While Chevron might win by a nose if you simply want to buy the stock, Exxon is very desirable for a leveraged trade through the use of call options. It comes down to this: stock buybacks only have one purpose, which is to increase the value of the stock through shrinking the outstanding share count. Presently, Exxon is repurchasing $20 billion in stock every year, or 5% of the outstanding count. Two years into the future, this should shrink the count by a further 10%. With the stock trading at the bottom of its long-term valuation in terms of cyclically adjusted P/E or price/sales, it is very hard to imagine how this price will not rise, unless two years from now the economy is in very dire straits.
While natural gas prices have been harmful to both Exxon and Chevron, these prices seem to have bottomed recently. With oil trading about where it has been for the last several years and natural gas trending up, there should be no negative surprises in store unless the economy takes a turn for the worse.
Figure 5: ExxonMobil Price, Repurchases and Price to Sales
As a result of their repurchase program, I would argue that long-dated calls on Exxon are dramatically underpriced. Purchase of a $70 Jan 2015 call delivers a breakeven price of $89.45 or 1.1% above where the stock is presently trading. In other words, the owner of 100 shares of Exxon is willing to sell you his upside minus the 2.5% dividend, or a 4.5:1 levered trade at a cost of 3.1% per year.
A $75 Jan 2015 call would have a breakeven of $90.42 or 2.3%, a 5.7:1 levered trade at a cost of 3.7% per year. Because Exxon pays most of its shareholder remuneration in repurchases, dividends you will recieve the full value of the share repurchases, although it is possible the market will not efficiently price it in. Consider that if there is no growth in Exxon’s earnings, a 10% reduction in share count and the same valuation a purchaser of the $75 Jan-2015 call would expect a 50% return by Jan-2015. With Exxon still near its lowest price to sales valuation in 20 years, this wager appears very desirable in terms of risk vs. reward.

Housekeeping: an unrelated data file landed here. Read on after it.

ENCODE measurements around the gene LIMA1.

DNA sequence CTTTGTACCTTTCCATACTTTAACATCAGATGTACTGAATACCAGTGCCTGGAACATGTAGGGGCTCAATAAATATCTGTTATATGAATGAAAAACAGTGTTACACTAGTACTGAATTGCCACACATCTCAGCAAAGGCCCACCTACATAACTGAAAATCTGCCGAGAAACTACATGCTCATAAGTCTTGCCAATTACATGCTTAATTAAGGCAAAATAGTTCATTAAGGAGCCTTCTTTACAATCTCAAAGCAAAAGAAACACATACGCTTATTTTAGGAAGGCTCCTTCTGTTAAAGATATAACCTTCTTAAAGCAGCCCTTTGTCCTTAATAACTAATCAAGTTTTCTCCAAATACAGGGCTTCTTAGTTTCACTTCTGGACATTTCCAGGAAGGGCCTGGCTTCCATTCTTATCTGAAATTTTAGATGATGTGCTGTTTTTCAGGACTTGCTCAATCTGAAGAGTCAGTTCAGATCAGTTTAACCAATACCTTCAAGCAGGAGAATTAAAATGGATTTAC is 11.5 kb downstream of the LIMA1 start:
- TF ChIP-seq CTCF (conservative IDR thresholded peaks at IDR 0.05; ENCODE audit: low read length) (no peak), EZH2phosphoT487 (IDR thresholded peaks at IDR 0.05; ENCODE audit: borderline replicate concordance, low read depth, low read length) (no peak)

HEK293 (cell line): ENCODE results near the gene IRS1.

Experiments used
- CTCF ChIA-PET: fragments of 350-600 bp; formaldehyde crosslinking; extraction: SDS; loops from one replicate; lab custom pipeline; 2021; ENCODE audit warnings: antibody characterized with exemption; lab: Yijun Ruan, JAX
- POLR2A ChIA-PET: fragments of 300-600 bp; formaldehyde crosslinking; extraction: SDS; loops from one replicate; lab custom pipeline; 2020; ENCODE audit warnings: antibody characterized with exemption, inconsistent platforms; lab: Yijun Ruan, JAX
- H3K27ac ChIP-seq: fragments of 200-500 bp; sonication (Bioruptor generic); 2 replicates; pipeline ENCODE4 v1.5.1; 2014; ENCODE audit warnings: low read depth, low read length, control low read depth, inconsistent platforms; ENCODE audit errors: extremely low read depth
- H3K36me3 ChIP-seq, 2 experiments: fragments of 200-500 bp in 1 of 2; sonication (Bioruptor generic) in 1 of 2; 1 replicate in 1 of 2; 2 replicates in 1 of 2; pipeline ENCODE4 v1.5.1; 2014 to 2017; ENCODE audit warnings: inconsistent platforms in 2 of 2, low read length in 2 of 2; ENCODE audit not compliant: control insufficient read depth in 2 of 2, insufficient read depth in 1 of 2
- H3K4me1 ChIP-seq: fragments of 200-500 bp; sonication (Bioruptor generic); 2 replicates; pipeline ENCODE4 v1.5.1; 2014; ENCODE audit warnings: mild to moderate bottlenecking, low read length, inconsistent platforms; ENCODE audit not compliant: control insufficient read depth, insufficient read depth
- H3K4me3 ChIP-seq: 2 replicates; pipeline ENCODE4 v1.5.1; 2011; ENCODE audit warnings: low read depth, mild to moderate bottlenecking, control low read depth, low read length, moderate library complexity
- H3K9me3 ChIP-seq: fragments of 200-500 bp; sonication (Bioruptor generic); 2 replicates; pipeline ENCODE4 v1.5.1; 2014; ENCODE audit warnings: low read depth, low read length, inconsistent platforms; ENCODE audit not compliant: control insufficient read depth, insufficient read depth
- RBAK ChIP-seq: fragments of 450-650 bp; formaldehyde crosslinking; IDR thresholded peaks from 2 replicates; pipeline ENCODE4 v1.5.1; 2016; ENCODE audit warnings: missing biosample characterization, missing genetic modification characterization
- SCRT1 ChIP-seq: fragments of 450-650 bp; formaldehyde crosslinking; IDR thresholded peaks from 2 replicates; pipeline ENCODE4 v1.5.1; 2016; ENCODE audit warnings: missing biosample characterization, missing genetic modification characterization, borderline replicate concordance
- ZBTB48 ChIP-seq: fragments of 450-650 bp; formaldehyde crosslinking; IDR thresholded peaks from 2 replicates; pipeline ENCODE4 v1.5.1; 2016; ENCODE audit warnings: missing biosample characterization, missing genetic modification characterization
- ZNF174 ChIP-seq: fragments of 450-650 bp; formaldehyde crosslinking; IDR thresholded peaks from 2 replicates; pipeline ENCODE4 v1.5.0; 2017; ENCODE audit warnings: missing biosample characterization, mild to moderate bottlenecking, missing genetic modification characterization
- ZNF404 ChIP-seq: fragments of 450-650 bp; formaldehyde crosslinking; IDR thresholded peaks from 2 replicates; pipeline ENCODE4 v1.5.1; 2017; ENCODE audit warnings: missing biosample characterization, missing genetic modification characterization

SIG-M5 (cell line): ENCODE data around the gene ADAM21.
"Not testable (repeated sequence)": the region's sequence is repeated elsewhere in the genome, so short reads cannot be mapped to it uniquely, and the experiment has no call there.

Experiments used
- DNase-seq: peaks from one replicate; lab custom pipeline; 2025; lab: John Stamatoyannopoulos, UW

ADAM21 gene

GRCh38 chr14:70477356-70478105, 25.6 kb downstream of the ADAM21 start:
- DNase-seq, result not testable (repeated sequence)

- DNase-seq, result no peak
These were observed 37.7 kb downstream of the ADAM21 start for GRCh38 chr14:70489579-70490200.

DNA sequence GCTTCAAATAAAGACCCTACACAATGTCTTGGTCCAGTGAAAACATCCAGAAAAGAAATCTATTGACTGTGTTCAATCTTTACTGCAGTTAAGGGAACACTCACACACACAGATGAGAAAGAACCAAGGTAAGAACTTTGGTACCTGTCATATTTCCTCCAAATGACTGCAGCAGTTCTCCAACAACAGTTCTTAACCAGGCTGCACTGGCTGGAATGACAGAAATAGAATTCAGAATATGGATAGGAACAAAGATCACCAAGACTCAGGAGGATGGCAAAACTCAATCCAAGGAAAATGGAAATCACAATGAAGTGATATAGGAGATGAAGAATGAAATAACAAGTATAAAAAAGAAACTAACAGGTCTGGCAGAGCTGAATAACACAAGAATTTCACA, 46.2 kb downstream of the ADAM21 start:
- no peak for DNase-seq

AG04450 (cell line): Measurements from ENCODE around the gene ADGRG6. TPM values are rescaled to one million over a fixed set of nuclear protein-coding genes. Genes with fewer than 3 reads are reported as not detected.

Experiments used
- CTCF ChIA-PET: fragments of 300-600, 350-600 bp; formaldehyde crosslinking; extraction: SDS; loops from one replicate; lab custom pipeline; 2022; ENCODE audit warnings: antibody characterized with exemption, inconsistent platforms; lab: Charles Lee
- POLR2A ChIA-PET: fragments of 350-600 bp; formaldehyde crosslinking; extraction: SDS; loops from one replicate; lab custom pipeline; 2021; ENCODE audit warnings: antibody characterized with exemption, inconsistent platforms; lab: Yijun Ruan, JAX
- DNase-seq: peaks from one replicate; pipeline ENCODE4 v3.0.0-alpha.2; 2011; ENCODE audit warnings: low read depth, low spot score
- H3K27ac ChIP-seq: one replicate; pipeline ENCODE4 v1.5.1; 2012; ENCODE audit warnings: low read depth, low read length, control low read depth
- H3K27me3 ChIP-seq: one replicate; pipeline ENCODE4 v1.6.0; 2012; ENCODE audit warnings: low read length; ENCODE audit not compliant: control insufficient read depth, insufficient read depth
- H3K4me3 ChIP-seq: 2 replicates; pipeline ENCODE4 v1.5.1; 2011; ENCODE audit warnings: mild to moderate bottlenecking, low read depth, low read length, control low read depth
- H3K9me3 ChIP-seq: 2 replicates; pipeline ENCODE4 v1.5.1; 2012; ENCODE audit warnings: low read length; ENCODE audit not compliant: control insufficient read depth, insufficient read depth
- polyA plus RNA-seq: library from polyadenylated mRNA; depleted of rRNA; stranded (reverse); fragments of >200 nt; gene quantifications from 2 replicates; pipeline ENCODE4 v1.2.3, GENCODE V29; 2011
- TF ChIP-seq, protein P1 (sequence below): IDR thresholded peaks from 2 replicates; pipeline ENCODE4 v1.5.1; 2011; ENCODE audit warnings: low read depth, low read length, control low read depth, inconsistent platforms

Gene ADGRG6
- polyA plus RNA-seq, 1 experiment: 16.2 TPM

Figure 6: Options Chain for ExxonMobil
Another interesting part of this strategy is that you cannot lose more than the value you paid for the option, thus instead of buying 100 shares of Exxon for $8,900, you could buy one contract for $15.45 and invest the rest in bonds. Your maximum loss would then be 16.7% no matter how badly the market declines and you would expect all the upside for holding 100% of your portfolio in stocks, depending of course on how Exxon performs relative to the market. Because the contract is dated two years out and the average bear market lasts 1.5 years, it is likely that even if you bought the call and a bear market started immediately you would recoup some of your capital before the contract expires in 2015.
The options strategy is therefore an interesting idea for limiting losses while keeping pace should the present bull market continue. Otherwise, you could simply buy the stock and know that eventually Exxon should do quite well: higher prices are simply inevitable with the share count shrinking by 5% each year and the some of the lowest valuations in the past 20 years excluding 2008-2009. Collecting a 2.6% dividend while you wait isn’t too shabby either.
The article 5 Undervalued Major Oil Companies: But Which Will Be a Gusher for Your Portfolio? originally appeared on Fool.com and is written by Brendan O’Boyle.
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